In this series of studies, the nature of interpersonal functioning in GAD was examined and an interpersonal pathoplasticity model was applied. The pathoplasticity model suggests that individuals' personalities and Axis I disorders are largely independent, but affect one another's manifestation, course, and treatment. The current study results support the application of this model to GAD.
Four homogenous interpersonal subtypes were reliably derived in independent samples of individuals with GAD. The subtypes identified were the intrusive, exploitable, cold, and nonassertive groups. As evidence of the strength of the subtypes, high levels of interpersonal prototypicality and profile differentiation were found within identified clusters, indicating that each cluster exhibits a consistent dysfunctional interpersonal theme. When the GAD group was examined as a whole, low prototypicality and profile differentiation were found, indicating no consistent interpersonal theme and an underlying complexity of the data. The strong emergence of four clusters suggests that GAD, although categorized as a single Axis I entity in DSM-IV, has a significant amount of reliable, within-group variation in interpersonal functioning. As such, assumptions about the interpersonal functioning of individuals with GAD as a single unit may be at the cost of truly understanding people with this diagnosis.
The identification of these subtypes is noteworthy for its replication of those identified by Salzer and colleagues (2008)
in a German patient sample. However, as detailed earlier, the current study improves upon Salzer and colleagues (2008)
in a number of ways. In addition to solidifying the presence of the four interpersonal subtypes of GAD, the current series of studies also extends previous research by examining associations between interpersonal subtypes of GAD, attachment, and comorbid Axis II disorders. Consistent with theories of pathoplasticity, the four interpersonal subtypes did not differ in GAD severity (as indicated by the CSR). Furthermore, they did not differ on the HRSD and HARS. This supports one aspect of the pathoplasticity theory—namely that differences in interpersonal functioning across individuals with GAD cannot be accounted for by differences in Axis I symptoms.
As also expected, rates of Axis I comorbidity across the two studies were largely consistent across GAD subtypes, providing further evidence for independence of Axis I diagnoses and interpersonal functioning. However, one exception to this was found; there were no differences in Axis I comorbidity in Study 1 (other than a trend toward significance for social phobia), whereas in Study 2 there was a significant difference in rates of social phobia across interpersonal subtypes. Ninety percent of the nonassertive cluster met criteria for Social Phobia (as compared with 45.2% of the cold cluster, 38.9% of the exploitable cluster, and 28.6% of the intrusive cluster). This is probably due to the combination of larger rates of social phobia in study 2 (51.8% vs. 38.3% in study 1) as well as a much larger sample in Study 2. The exclusion of participants with panic disorder and severe major depression from study 1 and not from study 2 may also have impacted these results.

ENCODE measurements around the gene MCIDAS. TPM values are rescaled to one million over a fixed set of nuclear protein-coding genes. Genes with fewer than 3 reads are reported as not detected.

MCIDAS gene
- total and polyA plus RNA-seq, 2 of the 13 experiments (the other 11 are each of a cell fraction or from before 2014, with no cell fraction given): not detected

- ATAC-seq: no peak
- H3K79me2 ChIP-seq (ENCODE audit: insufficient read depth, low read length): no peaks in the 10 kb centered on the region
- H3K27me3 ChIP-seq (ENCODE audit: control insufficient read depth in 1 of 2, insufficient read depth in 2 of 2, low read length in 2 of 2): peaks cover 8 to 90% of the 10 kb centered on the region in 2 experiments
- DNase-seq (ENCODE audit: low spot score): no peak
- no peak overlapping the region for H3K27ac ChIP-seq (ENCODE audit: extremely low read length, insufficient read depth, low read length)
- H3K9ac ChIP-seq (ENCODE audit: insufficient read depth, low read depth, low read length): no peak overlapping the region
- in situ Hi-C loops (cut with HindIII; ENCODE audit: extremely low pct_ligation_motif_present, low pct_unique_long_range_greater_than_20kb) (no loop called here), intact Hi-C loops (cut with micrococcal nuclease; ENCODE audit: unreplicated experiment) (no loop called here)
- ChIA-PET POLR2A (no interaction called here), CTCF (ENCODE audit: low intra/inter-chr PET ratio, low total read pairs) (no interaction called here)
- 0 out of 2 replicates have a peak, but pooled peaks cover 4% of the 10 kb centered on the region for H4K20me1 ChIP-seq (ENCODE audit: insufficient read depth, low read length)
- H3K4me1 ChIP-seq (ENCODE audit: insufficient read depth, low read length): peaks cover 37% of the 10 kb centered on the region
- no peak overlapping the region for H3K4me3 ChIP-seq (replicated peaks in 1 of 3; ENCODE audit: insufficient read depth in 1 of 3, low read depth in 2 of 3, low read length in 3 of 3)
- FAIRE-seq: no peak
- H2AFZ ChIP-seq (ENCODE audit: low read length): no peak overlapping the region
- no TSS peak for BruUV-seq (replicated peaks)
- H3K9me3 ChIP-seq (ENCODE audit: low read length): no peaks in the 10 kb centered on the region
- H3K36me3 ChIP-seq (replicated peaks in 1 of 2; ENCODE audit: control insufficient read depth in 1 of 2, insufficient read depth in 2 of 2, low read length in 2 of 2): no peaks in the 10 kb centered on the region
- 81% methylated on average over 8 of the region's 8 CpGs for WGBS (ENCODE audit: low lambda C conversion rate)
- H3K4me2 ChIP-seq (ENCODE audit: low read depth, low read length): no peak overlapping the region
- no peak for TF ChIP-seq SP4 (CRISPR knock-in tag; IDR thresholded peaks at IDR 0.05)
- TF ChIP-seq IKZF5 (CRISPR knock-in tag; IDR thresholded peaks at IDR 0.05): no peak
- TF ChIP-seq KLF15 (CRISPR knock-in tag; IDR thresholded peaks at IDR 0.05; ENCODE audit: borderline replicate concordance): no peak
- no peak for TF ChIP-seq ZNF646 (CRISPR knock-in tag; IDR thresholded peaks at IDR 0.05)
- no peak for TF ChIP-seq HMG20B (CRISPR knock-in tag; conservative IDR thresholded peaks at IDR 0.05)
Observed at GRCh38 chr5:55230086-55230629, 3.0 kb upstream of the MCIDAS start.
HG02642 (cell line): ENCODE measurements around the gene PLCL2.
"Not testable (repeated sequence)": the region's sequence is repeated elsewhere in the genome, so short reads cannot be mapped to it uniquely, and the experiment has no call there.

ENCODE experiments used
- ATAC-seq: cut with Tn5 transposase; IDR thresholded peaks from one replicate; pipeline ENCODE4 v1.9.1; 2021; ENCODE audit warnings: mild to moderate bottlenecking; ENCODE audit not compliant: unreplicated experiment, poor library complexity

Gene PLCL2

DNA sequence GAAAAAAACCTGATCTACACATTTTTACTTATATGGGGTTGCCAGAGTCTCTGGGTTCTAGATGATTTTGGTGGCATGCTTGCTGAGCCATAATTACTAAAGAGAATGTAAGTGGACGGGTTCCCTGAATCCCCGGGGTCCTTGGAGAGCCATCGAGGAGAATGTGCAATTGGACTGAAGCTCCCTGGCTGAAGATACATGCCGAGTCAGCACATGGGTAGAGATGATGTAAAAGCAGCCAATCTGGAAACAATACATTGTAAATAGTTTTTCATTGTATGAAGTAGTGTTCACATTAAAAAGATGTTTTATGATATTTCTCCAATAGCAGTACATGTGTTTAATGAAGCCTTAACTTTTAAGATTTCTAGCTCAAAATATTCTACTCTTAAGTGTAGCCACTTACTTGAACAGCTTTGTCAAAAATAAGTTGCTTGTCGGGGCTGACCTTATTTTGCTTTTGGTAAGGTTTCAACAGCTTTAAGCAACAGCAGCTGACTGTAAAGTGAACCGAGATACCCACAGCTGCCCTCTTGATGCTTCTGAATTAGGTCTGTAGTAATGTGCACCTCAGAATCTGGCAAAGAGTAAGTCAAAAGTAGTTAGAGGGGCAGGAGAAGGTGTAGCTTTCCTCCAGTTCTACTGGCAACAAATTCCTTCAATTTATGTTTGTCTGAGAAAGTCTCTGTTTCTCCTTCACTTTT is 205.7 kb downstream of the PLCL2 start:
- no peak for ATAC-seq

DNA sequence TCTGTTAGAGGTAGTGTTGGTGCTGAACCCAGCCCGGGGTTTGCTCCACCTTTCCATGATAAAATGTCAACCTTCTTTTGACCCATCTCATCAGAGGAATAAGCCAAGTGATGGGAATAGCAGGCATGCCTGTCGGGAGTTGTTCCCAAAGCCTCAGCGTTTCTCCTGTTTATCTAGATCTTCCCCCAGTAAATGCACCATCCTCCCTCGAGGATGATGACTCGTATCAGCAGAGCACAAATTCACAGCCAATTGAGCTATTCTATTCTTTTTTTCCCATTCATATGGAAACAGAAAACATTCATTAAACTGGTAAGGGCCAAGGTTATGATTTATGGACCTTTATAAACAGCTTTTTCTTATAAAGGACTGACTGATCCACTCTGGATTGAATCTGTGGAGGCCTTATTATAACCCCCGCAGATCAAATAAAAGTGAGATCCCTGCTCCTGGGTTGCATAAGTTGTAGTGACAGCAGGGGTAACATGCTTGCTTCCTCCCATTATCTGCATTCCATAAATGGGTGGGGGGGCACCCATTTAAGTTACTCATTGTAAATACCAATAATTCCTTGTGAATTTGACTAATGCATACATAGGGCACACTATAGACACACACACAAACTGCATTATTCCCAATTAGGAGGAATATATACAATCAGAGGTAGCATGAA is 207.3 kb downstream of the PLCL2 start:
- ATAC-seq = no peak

One possible explanation for differences between interpersonal subtypes in rates of social phobia in study 2 (and the trend toward significance in study 1) is that social phobia is a disorder for which the central features are about a particular type of interpersonal dysfunction. Symptoms of social phobia center around fear and avoidance of interacting with or being the focus of attention of other people. Also, individuals with social phobia tend to be nonassertive (Alden & Phillips, 1990
; Kashdan, McKnight, Richey, & Hofmann, 2009
). Further, two studies examining interpersonal pathoplasticity in social phobia found friendly-submissive clusters (Cain, et al., 2010
; Kachin, et al., 2001
). In both samples, the largest percentage of individuals fell in the nonassertive and submissive quadrants of the circumplex. In fact, Cain and colleagues (2009) found that all socially phobic outpatients reported interpersonal problems with nonassertiveness and submission. Therefore, it is not surprising that most individuals with social phobia in the current sample fell in the nonassertive cluster. Further examination of the effects of comorbidity of GAD and social phobia on interpersonal functioning appears warranted.
In contrast to the stability of rates of Axis I disorders which are theorized to be largely independent of interpersonal functioning in a pathoplasticity model, other aspects of functioning, are expected to vary between interpersonal subtypes, especially measures that are interpersonal in nature. Axis II disorders and attachment variables are two such measures of interpersonal functioning. Study 2 indicated that GAD subtypes did, in fact, differ in rates of Axis II diagnoses. For example, ninety-five percent of those in the nonassertive cluster met criteria for a personality disorder, as compared with 64.5% of the cold cluster, 64.3% of the intrusive cluster, and 47.1% of the exploitable cluster, providing support for the pathoplasticity model in GAD. Whereas avoidant personality disorder (AvPD) was the predominant personality disorder (75%), only 17.6% of the exploitable cluster, 16.1% of the cold cluster, and 14.3% of the intrusive cluster met criteria for AvPD. This suggests that the nonassertive cluster captured a selection of individuals with a tendency toward an Axis II diagnosis of AvPD, indicating again, that pathology in GAD varies by subtype. This is also consistent with Alden and Capreol's (1993)
finding that participants with AvPD scored very highly in non-assertive problems on the IIP-C.